|Iridescence in Tempered Automotive Glass|
NOW YOU SEE THEM – NOW YOU DO NOT! What are we talking about? We are talking about the strange discoloured blotches that can sometimes be seen in all tempered glass, but are particularly prevalent in tempered automotive glass as shown in the picture 1 of a car rear window.
Picture 1 Iridescence in a tempered vehicle backlite
These marks are called iridescence and are the result of varying levels of stress in the glass. We see them because the high stress points in the glass twist the light, and if the light is polarised (or the glass is viewed through polaroid sunglasses) then we can detect the different shades produced by the twisting. We don't see the spots in normal lighting conditions because normal light is not polarised. However, all reflected light is polarised, so when reflected light falls on the glass then we see the strain pattern in the glass. In this technical article we will review the iridescence in detail.
WHY DOES THE 'DOT' STRESS PATTERN OCCUR?
The 'Dot' stress pattern is deliberately introduced into the glass by the glass processor during the tempering process in the quench. To find the reason why they introduce the dot pattern into automotive tempered glass we need to look at the standard that must be passed by sample glasses after processing.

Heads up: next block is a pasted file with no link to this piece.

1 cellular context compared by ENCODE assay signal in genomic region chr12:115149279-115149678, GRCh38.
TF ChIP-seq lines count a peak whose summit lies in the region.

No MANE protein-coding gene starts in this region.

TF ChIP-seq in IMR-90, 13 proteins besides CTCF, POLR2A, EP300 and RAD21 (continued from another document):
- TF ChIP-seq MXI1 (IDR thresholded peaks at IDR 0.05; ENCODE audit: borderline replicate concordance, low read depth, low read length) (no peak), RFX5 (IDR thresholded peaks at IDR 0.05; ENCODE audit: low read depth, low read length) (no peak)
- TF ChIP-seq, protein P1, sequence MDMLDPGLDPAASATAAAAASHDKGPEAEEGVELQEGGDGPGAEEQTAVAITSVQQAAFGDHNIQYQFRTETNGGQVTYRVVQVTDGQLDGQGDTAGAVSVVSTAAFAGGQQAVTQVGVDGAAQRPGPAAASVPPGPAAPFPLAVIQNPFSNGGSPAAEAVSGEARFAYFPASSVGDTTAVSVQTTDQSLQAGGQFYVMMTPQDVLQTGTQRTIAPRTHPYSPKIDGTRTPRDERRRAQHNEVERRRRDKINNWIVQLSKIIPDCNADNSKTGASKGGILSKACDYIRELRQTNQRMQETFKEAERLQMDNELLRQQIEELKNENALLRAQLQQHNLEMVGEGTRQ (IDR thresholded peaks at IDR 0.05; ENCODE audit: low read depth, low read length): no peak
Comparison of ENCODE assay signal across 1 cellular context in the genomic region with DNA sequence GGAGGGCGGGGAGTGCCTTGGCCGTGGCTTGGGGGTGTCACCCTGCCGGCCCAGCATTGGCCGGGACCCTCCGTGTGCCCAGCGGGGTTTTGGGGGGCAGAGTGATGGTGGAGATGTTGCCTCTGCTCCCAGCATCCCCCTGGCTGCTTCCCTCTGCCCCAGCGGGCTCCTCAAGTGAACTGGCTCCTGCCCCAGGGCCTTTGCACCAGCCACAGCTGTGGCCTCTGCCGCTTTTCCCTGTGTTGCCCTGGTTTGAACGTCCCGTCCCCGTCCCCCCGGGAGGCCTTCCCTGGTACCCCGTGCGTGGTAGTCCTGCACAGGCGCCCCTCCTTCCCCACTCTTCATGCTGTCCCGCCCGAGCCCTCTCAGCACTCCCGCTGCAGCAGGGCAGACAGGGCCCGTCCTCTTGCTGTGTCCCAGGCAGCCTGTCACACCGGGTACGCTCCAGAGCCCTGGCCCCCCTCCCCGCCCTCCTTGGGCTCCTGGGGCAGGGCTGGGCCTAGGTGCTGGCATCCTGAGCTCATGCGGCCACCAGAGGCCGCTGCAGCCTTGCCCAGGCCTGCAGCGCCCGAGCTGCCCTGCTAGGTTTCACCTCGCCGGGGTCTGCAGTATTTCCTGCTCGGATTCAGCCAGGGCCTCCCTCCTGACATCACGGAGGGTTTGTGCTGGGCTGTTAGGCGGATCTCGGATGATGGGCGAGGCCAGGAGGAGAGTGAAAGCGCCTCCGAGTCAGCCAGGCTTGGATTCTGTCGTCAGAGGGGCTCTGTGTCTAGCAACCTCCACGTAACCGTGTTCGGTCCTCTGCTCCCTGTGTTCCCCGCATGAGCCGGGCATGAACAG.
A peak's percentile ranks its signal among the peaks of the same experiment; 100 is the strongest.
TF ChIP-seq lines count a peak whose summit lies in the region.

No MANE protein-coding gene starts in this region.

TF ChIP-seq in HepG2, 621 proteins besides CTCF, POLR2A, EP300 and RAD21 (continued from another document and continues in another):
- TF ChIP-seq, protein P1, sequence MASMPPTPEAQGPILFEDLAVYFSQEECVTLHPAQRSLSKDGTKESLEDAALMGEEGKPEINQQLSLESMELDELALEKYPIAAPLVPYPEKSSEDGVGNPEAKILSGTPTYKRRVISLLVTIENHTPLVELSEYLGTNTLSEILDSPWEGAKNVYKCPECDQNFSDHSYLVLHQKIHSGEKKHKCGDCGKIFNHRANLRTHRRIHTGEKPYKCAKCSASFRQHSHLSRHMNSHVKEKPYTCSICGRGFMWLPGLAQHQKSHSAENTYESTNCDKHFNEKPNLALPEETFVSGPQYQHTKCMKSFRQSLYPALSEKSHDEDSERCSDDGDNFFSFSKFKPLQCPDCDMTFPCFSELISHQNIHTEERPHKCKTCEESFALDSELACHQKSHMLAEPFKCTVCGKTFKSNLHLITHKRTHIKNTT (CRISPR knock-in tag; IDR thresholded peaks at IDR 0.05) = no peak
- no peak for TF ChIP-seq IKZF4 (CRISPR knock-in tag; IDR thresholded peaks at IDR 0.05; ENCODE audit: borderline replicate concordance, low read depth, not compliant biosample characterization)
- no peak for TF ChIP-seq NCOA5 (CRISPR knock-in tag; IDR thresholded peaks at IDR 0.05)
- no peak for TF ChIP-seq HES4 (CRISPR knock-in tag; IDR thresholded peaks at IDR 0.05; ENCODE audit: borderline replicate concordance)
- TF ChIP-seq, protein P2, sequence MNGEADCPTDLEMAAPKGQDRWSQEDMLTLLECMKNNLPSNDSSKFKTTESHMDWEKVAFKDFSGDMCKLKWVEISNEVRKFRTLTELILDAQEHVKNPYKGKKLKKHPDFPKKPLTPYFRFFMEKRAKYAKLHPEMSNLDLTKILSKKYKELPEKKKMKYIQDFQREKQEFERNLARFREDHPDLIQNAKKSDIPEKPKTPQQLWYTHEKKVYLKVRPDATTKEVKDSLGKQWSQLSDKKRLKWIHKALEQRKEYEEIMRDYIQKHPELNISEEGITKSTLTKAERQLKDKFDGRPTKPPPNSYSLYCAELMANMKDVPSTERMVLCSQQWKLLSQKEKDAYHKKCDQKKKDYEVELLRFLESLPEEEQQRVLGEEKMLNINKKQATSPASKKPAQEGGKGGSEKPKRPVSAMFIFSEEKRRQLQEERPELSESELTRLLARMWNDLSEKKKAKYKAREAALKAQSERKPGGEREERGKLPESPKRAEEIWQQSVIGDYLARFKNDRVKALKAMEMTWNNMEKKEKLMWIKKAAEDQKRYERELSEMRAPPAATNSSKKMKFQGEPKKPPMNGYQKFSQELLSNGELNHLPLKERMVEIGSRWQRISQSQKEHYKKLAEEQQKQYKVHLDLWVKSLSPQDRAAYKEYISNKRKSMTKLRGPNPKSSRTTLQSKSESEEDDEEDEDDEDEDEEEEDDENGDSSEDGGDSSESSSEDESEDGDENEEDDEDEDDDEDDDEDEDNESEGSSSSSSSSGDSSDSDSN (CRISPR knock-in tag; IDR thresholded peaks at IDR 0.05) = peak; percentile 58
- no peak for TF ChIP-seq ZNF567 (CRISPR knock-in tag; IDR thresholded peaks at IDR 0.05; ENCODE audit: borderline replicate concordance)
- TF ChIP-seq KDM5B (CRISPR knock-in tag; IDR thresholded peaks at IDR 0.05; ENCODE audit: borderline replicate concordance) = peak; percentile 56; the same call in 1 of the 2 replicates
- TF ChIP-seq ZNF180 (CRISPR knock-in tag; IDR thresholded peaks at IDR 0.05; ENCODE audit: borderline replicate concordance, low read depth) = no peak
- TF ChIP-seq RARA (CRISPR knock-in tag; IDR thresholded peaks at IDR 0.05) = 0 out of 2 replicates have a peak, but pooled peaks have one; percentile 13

All automotive glass quality standards state that in the event of a glass failing, the particle count must be within certain specifications. The particle count and description for allowed shape and size this is dependent on the standard in question. Now to achieve the particle count we need to understand what happens when a tempered glass fails.
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FOR FURTHER INFORMATION CONTACT OUR SALES AND OPERATIONS AT:
Safety Glass Experts International Oy Ltd
Palatsinraitti 1 E 92
FI-33120 Tampere Finland
Phone: +358 400 979 300
Fax: +358 2 6518 2539
Photos: Safety Glass Experts International Oy Ltd
Last review: September, 2011
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